Export Credit Agencies world-wide are experiencing dramatic changes brought about by globalization, liberalization of trade, increased competition in the credit insurance business, opening of new and non traditional markets and more importantly engaged not only in export but also domestic credit insurance. National trade barriers in the European Union have been crumbling as national export credit agencies found themselves in competition with foreign owned ECAs in their own markets. As the Sultanate of Oman is a full member of WTO, it should anticipate all such changes including access of its market to foreign competitors including foreign credit insurers. For the exporter apart from the variation of the risk which he is interested in minimizing through credit insurance protection of ECGA, there is no distinction in the perception of risk of non payment between domestic sales to that of exports. This is because the realization of such sales and mitigation of the risks on payment will have the beneficial effects to exporter’s bottom line profit. Thus what is important for the exporter is to be paid by the buyer whether it is domestic or foreign and improve on the collection of such sales.
However, based on the experiences of ECAs world wide, domestic credit insurance is considered to be riskier than export credit. Even though the buyer is physically near to the seller in his own country, paradoxically the default cases in bad debt for domestic sales are higher than insured foreign sales. Such perception may be influenced by extensive assessment on the credit risk on foreign buyer where information may be limited and therefore ECAs are more careful in their underwritings than to a local buyer where there a feeling that if something goes wrong, then the seller can act and recover promptly which is not always the case.
Domestic credit insurance is considered an extension of the same service as export credit insurance because the benefits which the exporter derives are identical that is it provides him with the protection he needs to mitigate the risks of non payment from any buyer that is whether local or foreign buyer. The exporter needs such protection of its accounts receivable and minimize the risk of non payment. He expects that an ECA from his country to be supportive as he would like to insure all his accounts to the same ECA. By insuring his turnover, the exporter feels comfortable as this will assist him in increasing his volume of sales and therefore helps with his cash flows as well as raising the necessary financing required such as through bills discounting, etc. The benefits to him are the same and appreciated as for export sales. Moreover, if an ECA does not provide such domestic credit insurance support to its exporters, then it leaves them at disadvantageous competitive position compared to other exporters in other countries because ECAs world wide are engaged in providing both domestic as well as export credit insurance services to their exporters. Hence by providing the exporters with the domestic credit insurance for their local buyers, an ECA is in effect enhancing their business potential as they will be more active than otherwise.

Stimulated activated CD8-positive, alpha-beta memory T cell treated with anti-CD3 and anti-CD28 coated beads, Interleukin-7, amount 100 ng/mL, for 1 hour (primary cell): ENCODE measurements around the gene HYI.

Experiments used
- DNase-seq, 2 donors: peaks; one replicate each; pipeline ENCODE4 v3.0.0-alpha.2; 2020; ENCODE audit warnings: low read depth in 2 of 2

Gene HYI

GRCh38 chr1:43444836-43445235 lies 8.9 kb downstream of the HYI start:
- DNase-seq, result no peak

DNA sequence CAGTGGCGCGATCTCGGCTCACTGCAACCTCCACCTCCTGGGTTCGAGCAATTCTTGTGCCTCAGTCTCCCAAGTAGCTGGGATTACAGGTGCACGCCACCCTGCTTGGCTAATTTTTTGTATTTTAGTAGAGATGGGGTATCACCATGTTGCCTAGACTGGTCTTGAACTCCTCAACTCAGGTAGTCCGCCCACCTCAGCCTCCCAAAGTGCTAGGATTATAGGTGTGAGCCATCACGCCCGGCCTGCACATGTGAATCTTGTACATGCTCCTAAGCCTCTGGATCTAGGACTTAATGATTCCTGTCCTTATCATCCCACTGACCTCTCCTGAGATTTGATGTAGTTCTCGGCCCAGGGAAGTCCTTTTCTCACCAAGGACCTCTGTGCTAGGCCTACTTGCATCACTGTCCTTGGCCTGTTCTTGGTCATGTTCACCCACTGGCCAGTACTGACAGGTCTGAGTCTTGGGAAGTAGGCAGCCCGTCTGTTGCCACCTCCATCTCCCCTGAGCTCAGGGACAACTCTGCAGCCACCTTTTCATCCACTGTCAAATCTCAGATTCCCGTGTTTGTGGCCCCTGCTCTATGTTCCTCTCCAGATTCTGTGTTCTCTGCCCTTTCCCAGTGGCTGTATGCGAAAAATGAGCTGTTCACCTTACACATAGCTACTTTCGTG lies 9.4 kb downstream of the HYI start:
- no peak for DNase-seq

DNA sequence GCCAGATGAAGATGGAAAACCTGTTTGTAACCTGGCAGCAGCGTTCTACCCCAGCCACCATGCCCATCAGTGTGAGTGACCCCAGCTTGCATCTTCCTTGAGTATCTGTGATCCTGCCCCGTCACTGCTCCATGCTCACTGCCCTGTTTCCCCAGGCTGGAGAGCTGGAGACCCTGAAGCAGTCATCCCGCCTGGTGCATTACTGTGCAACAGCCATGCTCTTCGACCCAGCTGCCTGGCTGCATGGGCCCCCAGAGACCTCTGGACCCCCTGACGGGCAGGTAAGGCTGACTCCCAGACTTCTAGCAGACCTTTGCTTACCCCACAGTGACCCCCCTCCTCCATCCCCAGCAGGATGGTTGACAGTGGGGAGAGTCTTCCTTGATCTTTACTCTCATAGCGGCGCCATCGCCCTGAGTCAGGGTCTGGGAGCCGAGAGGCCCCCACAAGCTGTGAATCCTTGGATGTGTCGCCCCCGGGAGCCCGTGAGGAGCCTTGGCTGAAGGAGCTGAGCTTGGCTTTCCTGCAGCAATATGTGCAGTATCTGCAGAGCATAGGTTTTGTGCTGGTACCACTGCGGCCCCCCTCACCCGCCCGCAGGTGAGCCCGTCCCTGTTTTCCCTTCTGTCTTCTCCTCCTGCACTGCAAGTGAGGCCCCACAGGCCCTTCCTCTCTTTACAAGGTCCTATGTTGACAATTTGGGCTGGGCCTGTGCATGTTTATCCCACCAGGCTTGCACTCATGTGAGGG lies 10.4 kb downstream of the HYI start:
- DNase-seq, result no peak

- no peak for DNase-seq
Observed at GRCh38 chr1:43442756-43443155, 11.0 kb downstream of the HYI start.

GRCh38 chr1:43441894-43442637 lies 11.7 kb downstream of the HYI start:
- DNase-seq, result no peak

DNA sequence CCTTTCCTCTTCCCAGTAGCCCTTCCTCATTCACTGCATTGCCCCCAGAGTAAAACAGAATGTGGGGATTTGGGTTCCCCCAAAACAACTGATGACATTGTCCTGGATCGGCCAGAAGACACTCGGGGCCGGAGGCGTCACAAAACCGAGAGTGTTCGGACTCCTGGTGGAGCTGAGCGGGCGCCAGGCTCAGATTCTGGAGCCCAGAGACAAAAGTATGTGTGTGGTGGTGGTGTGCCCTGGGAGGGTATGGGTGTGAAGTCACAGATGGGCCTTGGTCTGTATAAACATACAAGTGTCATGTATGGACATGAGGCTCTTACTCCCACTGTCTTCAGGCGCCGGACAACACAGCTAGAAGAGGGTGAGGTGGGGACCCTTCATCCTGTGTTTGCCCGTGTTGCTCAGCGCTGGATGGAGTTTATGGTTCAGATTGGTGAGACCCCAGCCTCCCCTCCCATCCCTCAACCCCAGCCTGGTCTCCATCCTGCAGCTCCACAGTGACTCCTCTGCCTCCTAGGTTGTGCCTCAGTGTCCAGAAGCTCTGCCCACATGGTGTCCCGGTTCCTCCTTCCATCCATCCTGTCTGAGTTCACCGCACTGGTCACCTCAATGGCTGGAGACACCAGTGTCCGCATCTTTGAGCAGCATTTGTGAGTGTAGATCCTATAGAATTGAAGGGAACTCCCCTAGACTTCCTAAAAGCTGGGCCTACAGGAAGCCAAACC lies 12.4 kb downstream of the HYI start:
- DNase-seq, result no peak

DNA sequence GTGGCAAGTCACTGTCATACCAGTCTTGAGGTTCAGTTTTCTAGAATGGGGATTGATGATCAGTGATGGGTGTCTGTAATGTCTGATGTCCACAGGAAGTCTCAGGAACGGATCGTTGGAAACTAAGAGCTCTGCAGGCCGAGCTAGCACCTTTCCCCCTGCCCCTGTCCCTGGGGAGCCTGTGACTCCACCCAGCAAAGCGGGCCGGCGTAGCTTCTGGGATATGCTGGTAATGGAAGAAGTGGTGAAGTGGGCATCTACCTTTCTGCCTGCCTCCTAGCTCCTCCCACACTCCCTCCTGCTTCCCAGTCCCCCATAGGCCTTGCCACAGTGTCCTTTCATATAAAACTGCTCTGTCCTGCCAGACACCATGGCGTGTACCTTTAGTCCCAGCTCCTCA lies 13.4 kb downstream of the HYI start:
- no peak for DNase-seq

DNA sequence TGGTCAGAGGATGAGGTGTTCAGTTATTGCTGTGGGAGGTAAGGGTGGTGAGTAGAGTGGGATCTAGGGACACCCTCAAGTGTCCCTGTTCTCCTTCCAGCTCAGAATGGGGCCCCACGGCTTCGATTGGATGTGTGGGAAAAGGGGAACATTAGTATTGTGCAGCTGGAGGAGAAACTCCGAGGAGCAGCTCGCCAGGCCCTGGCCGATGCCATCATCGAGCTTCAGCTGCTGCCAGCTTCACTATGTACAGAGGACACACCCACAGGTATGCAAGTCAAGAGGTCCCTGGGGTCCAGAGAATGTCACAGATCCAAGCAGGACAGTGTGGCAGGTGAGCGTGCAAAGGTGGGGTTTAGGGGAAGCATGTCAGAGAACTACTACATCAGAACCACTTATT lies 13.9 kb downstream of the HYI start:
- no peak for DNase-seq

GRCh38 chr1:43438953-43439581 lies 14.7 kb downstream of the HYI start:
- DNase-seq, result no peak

Moreover, exporters in the national market will be at par with foreign suppliers considering that foreign ECAs are providing insurance cover to their suppliers on credit sales to buyers in the other countrys’ markets. Therefore, such buyers will be prepared to buy from suppliers at competitive credit terms as they can match such cover due to availability of credit insurance in their local markets as well. With the domestic credit insurance, this would help in their liquidity and debt management as well as mobilize resources in their export efforts. By providing domestic credit insurance, national ECA would benefit as it will increases the volume of insurable business and therefore gross premium income which would attract reinsurance interest and support.
One of the biggest challenges facing small ECAs in the developing and emerging markets is the willingness of Reinsurers to provide reinsurance protection considering the volume of premium is very low and therefore not attractive enough for them. This is because the primary objective of such ECAs is towards promotion of national exports and not geared on profit maximization through higher premium rates. Thus by offering domestic credit insurance, this would supplement the premium income of an ECA by making it easier to obtain reinsurance support from the international reinsurers. With such reinsurance protection, the Agency’s capacity to increase its commitments by providing credit insurance protection for both export as well as domestic cover will be further enhanced. Moreover, the increased premium level attributed by domestic credit insurance would further assist an ECA to cover its overhead expenses, improve on its financial profitability as well as build up its reserves to cushion itself against unexpected major claims in the future.
Considering the prevalence of domestic credit insurance among ECAs in other countries, it was the right move that ECGA of the Sultanate of Oman to provide such cover for local sales. The domestic credit insurance scheme provides cover for transactions on open credit such as open account terms, PDCs, etc. The product to be credit insured has to be an Omani produced and that the cover is eligible to exporters who have availed the Export Credit Services of the Agency. The assessment of the credit risks mainly based on the financial strengths, payment records, commercial morality and ratings of the local buyers is of utmost important factors for consideration for such cover.
With the recognition of deriving tangible benefits through risk minimization, domestic credit insurance will allow the policyholders to sale on credit to local buyers in Oman with confidence giving valuable protection against the consequences of non payment and insolvency.